The Velvet Rope is plainspoken but not without nuance. The slow jam “Anything,” which features exhaling synths that recall quiet-storm chestnut “Moments in Love,” by Art of Noise, lines up a litany of demands (“Hold me/Kiss me/Show me/You wanna be with me…”) before getting to the point and submitting: “I will do anything/You ask me to/Anything/Anything.” It’s not merely an anthem fit for a bottom (as Jackson has said she is)—it’s a bossy bottom anthem. With a handful of words, Jackson illustrates the complexity within even the most seemingly straightforward sexual power dynamics. The message of “Together Again”—“You don’t have to hold on to the pain to hold on to the memory,” as recited in the preceding “Memory” interlude—plays like the product of enlightenment after deep processing of grief. It’s almost easy to overlook the tragedies that inspired it—perhaps the single most joyous piece of (commercial) art about AIDS, which killed several of Jackson’s friends—and get lost in the stomping, radio-friendly beats, intentionally recalling the music Jackson heard at Studio 54 as a child. Sonically, it’s the most bubblegum moment on the album, but as an expression of hefty introspection, it more than earns its place. And if that’s not Diana Ross-y enough for you, there’s “My Need,” which is based on a muddied sample of “Love Hangover” simmering in hi-hats.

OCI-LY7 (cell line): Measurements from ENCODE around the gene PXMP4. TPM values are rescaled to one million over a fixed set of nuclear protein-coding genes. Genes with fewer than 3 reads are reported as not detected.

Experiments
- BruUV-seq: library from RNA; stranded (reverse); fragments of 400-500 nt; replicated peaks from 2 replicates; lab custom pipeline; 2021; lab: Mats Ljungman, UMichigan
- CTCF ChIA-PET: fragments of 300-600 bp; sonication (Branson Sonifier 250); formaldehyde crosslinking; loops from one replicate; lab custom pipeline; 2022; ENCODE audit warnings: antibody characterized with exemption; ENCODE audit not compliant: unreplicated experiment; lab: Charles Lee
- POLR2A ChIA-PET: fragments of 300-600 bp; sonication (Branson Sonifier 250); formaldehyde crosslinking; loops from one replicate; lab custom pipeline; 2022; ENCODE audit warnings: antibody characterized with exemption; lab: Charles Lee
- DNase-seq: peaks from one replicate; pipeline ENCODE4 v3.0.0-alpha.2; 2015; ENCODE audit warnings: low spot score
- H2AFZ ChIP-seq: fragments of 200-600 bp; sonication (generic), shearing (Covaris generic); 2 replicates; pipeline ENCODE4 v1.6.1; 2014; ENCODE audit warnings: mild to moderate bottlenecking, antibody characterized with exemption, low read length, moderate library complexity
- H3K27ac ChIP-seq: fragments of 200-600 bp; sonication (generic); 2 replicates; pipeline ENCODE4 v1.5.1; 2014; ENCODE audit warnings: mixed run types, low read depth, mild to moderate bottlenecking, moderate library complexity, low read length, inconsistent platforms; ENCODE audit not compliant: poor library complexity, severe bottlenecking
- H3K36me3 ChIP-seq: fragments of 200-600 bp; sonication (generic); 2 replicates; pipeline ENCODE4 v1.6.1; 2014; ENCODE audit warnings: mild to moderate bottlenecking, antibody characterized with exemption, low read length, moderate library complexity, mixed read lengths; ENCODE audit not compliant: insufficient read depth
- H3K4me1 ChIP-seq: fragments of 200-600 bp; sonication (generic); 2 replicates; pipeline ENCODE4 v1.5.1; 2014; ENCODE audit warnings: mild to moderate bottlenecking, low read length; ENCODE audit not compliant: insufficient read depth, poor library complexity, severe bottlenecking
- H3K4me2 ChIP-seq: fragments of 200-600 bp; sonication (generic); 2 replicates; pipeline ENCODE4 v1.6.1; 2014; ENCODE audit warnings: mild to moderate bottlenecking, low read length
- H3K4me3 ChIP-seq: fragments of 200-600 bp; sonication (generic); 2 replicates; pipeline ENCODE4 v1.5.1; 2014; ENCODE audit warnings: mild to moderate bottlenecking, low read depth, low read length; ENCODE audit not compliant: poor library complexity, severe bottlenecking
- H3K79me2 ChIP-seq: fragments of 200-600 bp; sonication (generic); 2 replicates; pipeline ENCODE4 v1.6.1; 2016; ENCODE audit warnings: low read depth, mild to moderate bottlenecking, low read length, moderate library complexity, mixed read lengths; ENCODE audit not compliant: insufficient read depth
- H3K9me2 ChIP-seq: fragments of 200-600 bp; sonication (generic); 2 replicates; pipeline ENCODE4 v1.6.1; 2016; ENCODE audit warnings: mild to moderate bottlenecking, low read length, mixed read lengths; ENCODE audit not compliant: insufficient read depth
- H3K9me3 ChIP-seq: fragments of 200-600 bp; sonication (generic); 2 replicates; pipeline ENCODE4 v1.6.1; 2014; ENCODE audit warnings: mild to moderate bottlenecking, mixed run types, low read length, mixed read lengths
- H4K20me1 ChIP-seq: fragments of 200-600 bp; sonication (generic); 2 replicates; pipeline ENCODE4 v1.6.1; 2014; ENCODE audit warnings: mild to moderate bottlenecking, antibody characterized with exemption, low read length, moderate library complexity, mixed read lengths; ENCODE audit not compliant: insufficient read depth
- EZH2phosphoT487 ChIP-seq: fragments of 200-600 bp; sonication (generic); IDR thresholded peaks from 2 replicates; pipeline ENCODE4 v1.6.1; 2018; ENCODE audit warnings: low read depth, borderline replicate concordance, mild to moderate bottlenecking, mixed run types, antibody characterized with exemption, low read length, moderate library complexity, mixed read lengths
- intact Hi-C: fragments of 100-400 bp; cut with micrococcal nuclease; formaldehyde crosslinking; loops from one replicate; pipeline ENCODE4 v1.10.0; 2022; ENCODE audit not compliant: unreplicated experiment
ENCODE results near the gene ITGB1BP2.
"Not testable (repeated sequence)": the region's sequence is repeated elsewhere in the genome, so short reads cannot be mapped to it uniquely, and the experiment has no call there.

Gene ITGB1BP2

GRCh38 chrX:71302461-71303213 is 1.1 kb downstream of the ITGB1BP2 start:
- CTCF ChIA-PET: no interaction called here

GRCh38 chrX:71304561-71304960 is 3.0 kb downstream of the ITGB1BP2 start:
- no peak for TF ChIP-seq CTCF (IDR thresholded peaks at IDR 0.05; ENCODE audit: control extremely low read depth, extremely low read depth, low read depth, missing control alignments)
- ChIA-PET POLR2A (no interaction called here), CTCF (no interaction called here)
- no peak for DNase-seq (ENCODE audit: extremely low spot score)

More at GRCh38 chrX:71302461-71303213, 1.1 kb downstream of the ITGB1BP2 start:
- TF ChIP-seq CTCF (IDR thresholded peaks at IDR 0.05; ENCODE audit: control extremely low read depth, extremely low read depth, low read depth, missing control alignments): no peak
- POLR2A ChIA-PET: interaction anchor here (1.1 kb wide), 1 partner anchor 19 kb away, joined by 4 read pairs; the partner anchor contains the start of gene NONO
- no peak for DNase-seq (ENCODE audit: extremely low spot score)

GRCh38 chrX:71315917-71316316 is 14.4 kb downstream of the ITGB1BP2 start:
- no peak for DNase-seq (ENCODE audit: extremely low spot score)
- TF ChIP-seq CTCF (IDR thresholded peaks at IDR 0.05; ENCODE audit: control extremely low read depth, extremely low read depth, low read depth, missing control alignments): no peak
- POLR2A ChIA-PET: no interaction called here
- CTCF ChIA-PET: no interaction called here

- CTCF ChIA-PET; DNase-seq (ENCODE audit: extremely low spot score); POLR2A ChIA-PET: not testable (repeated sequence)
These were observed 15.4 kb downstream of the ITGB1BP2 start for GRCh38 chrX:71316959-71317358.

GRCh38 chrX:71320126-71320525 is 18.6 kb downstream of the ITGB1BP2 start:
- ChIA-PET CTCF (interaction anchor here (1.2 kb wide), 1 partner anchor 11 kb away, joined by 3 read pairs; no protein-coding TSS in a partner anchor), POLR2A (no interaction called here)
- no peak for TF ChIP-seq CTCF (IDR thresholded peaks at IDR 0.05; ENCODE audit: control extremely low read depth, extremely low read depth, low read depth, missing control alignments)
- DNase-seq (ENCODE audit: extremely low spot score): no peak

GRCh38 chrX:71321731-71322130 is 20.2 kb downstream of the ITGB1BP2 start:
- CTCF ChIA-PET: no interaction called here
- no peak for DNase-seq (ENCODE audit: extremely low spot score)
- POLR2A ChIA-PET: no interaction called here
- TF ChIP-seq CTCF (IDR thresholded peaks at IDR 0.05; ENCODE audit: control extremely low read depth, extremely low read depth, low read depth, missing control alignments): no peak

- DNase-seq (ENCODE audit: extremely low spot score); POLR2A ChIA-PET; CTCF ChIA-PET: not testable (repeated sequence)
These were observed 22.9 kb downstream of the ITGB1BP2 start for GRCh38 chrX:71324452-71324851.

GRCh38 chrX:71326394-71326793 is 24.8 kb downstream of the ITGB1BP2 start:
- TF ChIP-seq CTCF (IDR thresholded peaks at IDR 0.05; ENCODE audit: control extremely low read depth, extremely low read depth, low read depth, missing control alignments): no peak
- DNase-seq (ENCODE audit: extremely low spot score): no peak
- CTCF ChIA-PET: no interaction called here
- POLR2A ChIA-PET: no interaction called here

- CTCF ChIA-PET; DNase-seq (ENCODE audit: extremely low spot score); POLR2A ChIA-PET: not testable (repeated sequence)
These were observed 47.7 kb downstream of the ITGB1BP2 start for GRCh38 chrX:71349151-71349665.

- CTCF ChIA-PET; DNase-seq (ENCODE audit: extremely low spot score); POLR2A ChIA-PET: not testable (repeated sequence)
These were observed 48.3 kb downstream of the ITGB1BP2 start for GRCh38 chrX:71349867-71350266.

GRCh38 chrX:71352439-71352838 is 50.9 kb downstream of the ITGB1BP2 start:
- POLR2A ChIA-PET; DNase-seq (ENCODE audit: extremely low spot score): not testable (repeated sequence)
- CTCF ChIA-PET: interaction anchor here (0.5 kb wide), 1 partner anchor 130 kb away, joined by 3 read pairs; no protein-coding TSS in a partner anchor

Whereas Rhythm Nation and janet. both addressed racism explicitly, The Velvet Rope, self-consciously edgy as it was, took on homophobia in “Free Xone,” a rave-up in the half-song/half-track tradition of janet.’s “Throb.” The sound is somewhere between “Housequake” and “Batdance” as Jackson sets a scenario in which a guy is shunned for his sexuality (“That’s so not mellow,” she mutters, upholding the inherent values of the regularly chill Velvet Rope and referencing the Archie Bell & the Drells sample at hand). But Jackson spends most of the song’s time rhapsodizing a “free xone” with “no rules” and “one love.” “Free Xone” is more invested in imagining utopia than complaining about social ills. Also, quite controversially, she kept some of Rod Stewart’s gender specificity intact in her gently bumping cover of “Tonight’s the Night” (“’Cause I love you girl,” she sings as he did), leading many in the press to speculate if this marked a coming-out. MTV asked if it bothered her that the pro-queer sentiment might alienate some listeners and Jackson responded with a shrug: “Not everyone is going to like me and not everyone does and I understand that.” Having the biggest record deal on the planet was not a reason to avoid risks—it was a reason to take them.